It’s not unusual for the rear elevation of a waterfront property to be the most architecturally interesting since there are customarily a variety of windows and doors to bring the water views indoors to as many rooms as possible. The massing of this rear elevation was very pleasing with two wings at right angles to each other and the lower one telescoped down to the one-story porches that wrapped around the house.

The focal point of the higher gable wing was its chimney flanked by pairs of French doors and windows above. Steps from the French doors led directly down to the large pool. The lower wing had a wall of windows and a deck on the second floor. I love porches and this house just might win the prize for the most porches on a residence I have written about so far with its over 2000 sf of decks, pool flagstone terrace, wrap-around porch with an outdoor kitchen, a teak dining set that could seat 10, screened porch and the open pavilion opposite the large pool.

The spacious interior rooms were made for entertaining. I loved the kitchen with its hardwood floor, white cabinets, stainless steel appliances and black bar stools at the island bar. The rear wall was full-height glass with three sets of French doors that opened up to the screened porch and the water view beyond. A wide doorway led to the combination dining room and the family room with a stacked stone fireplace and the French doors seen from the outside. I liked how the built-ins with the TV cabinet was on a side wall so you could watch TV, look at the fire and the water views through the French doors without shifting your position on the plush upholstered sofas.

Guests would find it difficult to leave with four guest suites (with “en suite” baths as our Canadian cousins say on HGTV’s “Love It Or List It”). The four suites are arranged around a large communal area at the top of the stairs and there was also a den with gas fireplace.

My favorite rooms were the outdoor ones-it was easy to imagine escaping from the heat of a summer’s day under the pool pavilion or having a dinner party on the porch with nine close friends…

 

For more information about this property, contact Tom Crouch with Benson and Mangold Real Estate at 410-745-0720 (o), 410-310-8916 (c) or tcrouch@bensonandmangold.com, “Equal Housing Opportunity”

Spy House of the Week is an ongoing series that selects a different home each week. The Spy’s Habitat editor Jennifer Martella makes these selections based exclusively on her experience as a architect.

Jennifer Martella has pursued her dual careers in architecture and real estate since she moved to the Eastern Shore in 2004. Her award winning work has ranged from revitalization projects to a collaboration with the Maya Lin Studio for the Children’s Defense Fund’s corporate retreat in her home state of Tennessee.

Habitat: Collections of the Eastern Shore by Jenn Martella

I decided to become an architect when I was ten years old and residential design has been so rewarding to me throughout my career. Now that I am also writing about houses, I have enjoyed touring the wonderful houses that have become Houses of the Week. One of the things that fascinated me about the homes’ interiors was to see what people collect and how that reflects their interests and give their houses such personality. Friends to my home know I collect pitchers, one of which is a prized slender pitcher decorated with roses that belonged to my great-grandmother Rose. I also love my “mini zoo” of Oaxacan animal wood carvings with their colorful patterns and whimsical shapes.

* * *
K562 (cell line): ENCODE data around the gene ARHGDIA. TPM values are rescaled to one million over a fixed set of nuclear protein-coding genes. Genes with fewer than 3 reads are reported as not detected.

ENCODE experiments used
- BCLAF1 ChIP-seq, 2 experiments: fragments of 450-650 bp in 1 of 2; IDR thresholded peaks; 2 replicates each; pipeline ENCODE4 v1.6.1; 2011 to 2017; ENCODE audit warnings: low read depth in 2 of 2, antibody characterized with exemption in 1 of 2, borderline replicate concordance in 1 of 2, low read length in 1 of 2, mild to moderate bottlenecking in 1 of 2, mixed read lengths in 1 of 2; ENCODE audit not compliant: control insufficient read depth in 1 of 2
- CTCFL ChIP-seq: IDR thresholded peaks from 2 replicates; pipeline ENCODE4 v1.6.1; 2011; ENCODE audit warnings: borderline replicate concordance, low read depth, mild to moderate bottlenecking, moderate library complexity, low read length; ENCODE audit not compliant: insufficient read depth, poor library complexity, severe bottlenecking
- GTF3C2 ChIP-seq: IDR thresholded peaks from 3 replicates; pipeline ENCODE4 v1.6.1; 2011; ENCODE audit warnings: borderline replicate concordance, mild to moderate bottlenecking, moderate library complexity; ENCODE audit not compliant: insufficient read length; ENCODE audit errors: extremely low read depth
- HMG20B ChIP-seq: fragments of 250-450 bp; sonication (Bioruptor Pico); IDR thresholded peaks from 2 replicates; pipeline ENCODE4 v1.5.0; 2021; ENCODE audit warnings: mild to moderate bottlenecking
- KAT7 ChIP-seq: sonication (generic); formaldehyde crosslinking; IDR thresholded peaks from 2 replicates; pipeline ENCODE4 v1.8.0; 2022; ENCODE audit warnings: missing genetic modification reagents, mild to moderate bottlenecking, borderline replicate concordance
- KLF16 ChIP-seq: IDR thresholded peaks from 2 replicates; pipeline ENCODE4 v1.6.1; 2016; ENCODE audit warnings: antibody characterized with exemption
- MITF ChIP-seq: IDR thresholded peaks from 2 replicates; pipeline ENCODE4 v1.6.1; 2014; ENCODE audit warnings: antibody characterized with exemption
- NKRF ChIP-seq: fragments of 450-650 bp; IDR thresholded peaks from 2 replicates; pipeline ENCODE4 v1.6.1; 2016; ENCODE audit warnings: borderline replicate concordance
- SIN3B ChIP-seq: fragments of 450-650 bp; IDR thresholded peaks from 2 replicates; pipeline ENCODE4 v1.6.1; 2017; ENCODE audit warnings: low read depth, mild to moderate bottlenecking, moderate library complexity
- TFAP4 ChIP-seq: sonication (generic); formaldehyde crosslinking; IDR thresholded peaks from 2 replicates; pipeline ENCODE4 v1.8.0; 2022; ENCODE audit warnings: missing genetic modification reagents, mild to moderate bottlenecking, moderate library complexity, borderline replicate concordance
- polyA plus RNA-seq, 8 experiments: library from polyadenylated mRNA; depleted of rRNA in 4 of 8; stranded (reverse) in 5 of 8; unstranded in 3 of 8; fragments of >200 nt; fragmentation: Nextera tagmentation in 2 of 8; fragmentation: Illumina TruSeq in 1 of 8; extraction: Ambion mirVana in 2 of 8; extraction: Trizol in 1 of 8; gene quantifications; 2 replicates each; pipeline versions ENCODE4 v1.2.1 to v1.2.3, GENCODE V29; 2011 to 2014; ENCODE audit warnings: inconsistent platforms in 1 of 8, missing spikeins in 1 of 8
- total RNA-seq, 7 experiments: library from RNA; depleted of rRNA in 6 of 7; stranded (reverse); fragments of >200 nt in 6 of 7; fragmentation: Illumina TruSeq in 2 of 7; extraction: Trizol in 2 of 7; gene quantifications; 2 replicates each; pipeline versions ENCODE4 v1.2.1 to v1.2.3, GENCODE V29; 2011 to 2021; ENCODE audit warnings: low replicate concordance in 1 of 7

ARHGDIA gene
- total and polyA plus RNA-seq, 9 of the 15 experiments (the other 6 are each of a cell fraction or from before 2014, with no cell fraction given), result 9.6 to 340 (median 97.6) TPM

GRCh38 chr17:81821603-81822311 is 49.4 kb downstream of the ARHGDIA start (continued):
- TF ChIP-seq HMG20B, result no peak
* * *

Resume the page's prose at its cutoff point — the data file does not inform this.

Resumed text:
Recently I visited the home of realtor Elizabeth Foulds to celebrate the completion of the kitchen and bath design I had done for her.

She showed me her collection of books, newspaper articles, medals and other memorabilia about her late husband Leo’s stepfather, Ralph T. Walker FAIA. When I admired the beautiful fire screen in front of Elizabeth’s fireplace, she told me it had also been designed by Walker. I love cartography and studied several framed maps of Paris that were hanging in Elizabeth’s study. She told me they had been gifts of J. P. Morgan to Mr. Walker.

I remembered his most famous buildings from my architecture history classes, so I decided to learn more about this prolific architect who had reached the pinnacle of his profession. An architect who spent the majority of his professional life in New York City, Walker’s first big break came at the age of 30 when he accepted a position with the noted architectural firm of McKenzie, Voorhees and Gmelin. In ten short years he became a partner in this prestigious firm that still exists today as HLW.

During the Roaring Twenties, he was busy contributing to the changing shape of New York City’s skyline wi

th his designs of iconic buildings including the Barclay-Vesey Telephone Building, the Western Union Building and 1 Wall Street (Irving Trust Company Building). All these buildings are recognized and treasured today for their Art Deco style.

In 1957, the American Institute of Architects proclaimed him the “Architect of the Century” and awarded him the Institute’s first Centennial Medal of Honor to celebrate the Institute’s first one hundred years. America’s most famous architect, Frank Lloyd Wright, saluted him as the “only other honest architect in America”.

Mr. Walker was dedicated to public service and served on many civic boards including the Planning Board for the U.N. and advocated stron

gly for the NYC site where the UN complex now stands. During the 1930’s, he was deeply involved with the planning of the 1933 Century of Progress in Chicago and the 1939 World’s Fair in New York. He was elected President of the American Institute of Architects and served two presidents, Eisenhower and Kennedy, as a member of Commission of Fine Arts.

Many of his New York City skyscrapers have been re-discovered by developers who have converted his Art Deco towers into sought-after luxury condominiums, “Walker Tower”’ on W. 18th Street, “Stella Tower” on W. 50th Street, the Barclay-Vesey Telephone Building at 140 West Street and 1 Wall Street.

Both sides of his grandparents immigrated from Scotland. Mr. Walker was extremely proud of his Scottish ancestry and was a life member of the St. Andrews Society of New York. The table in Elizabeth’s study first belonged to one of Mr. Walker’s grandmothers.

If you have a collection you would like to share with Spy readers, send us a photo and you just may find your collection featured in a future Spy edition.